View Full Version : ODD???

04-30-04, 08:46 AM
My spn's Dr. said that his ADHD might have turned into ODD? I don't know what that is. She said it had to do with authourity figures. Is that right. A little frustrated here. I thought that we were getting his ADHD undercontroal only to start having major problems with attitude and you can't make me's. Just looking for some answers. :uhh:

04-30-04, 08:47 AM
sorry that should be son's

04-30-04, 08:55 AM
It's Oppositional Defiant Disorder, and it sometimes occurs along with ADD. Kids who have ODD are defiant, often angry, and tend to blame others for their mistakes. This link will tell you a little more.

04-30-04, 09:00 AM
I've also pulled together alot of information on O.D.D. on my site.

ADD/ADHD doesn't "turn" into O.D.D., but one could certainly exacerbate the other.

04-30-04, 09:45 AM
Thanks for the help, I often feel like I'm a bad mom 'cause I can't seem to get him to mind. I won't take him anywhere if I don't have to it just turns into a fight. Waht do you do when your 8 yr. old is able to crack your ribs if he gets mad?

04-30-04, 12:13 PM
Have you taken him to a specialist? If he does have ODD and stimulant medication is the only medication he is on it can possibly make his ODD symptoms worse.

04-30-04, 03:48 PM
I have to make an appointment and here there is a waiting list a mile long, And I have to find the money for the test. what do they use to treat ODD?

04-30-04, 08:25 PM
Given the high probability that ODD is a comorbid condition with attention disorders, learning disorders, and conduct disturbances, an evaluation for these disorders is indicated for comprehensive treatment. Pharmacologic treatment (eg, stimulant medication) for ADHD may be beneficial once this is diagnosed. Children with oppositional behavior in the school setting should undergo necessary screening testing in school to evaluate possible learning disabilities. With the multifaceted nature of associated problems in ODD, comprehensive treatment may include medication, parenting and family therapy, and consultation with the school staff. If children with ODD are found to have ADHD as well, appropriate treatment for ADHD may help them to restore their focus and attention and decrease their impulsivity; such treatment may enable their social and behavioral interventions to be more effective.

Parent management training (PMT) is recommended for families of children with ODD because it has been demonstrated to affect negative interactions that repeatedly occur between the children and their parents. PMT consists of procedures with which parents are trained to change their own behaviors and thereby alter their child's problem behavior in the home. PMT is based on 30 years of well-developed research showing that oppositional and defiant patterns arise from maladaptive parent-child interactions that start in early childhood.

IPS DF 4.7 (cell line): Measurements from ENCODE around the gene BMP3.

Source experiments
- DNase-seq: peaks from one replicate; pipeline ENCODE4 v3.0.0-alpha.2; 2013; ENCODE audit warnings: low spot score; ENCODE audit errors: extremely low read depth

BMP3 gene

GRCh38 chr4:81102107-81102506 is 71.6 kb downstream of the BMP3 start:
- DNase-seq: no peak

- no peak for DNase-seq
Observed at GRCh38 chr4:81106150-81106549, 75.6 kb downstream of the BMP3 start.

These patterns develop when parents inadvertently reinforce disruptive and deviant behaviors in a child by giving those behaviors a significant amount of negative attention. At the same time, the parents, who are often exhausted by the struggle to obtain compliance with simple requests, usually fail to provide positive attention; often, the parents have infrequent positive interactions with their children. The pattern of negative interactions evolves quickly as the result of repeated, ineffective, emotionally expressed commands and comments; ineffective harsh punishments; and insufficient attention and modeling of appropriate behaviors.

PMT alters the pattern by encouraging the parent to pay attention to prosocial behavior and to use effective, brief, nonaversive punishments. Treatment is conducted primarily with the parents; the therapist demonstrates specific procedures to modify parental interactions with their child. Parents are first trained to simply have periods of positive play interaction with their child. They then receive further training to identify the child's positive behaviors and to reinforce these behaviors. At that point, parents are trained in the use of brief negative consequences for misbehavior. Treatment sessions provide the parents with opportunities to practice and refine the techniques.

Follow-up studies of operational PMT techniques in which parents successfully modified their behavior showed continued improvements for years after the treatment was finished. Treatment effects have been stronger with younger children, especially in those with less severe problems. Recent research suggests that less severe problems, rather than a younger patient age, is predictive of treatment success.

Regardless of the child’s age, intervention early in the developing pattern of oppositional behavior is likely to be more effective than waiting for the child to grow out of it. These children can benefit from group treatment. The process of modeling behaviors and reactions within group settings creates a real-life adaptation process. In younger children, combined treatment in which parents attend a PMT group while the children go to social skills group has consistently resulted in the best outcome. Concerns regarding the efficacy of group treatment of adolescents with oppositional behaviors exist. Group therapy for adolescents with ODD is most beneficial when it is structured and focused on developing the skills of listening, empathy, and effective problem solving.

Excerpt from eMedicine Article located at: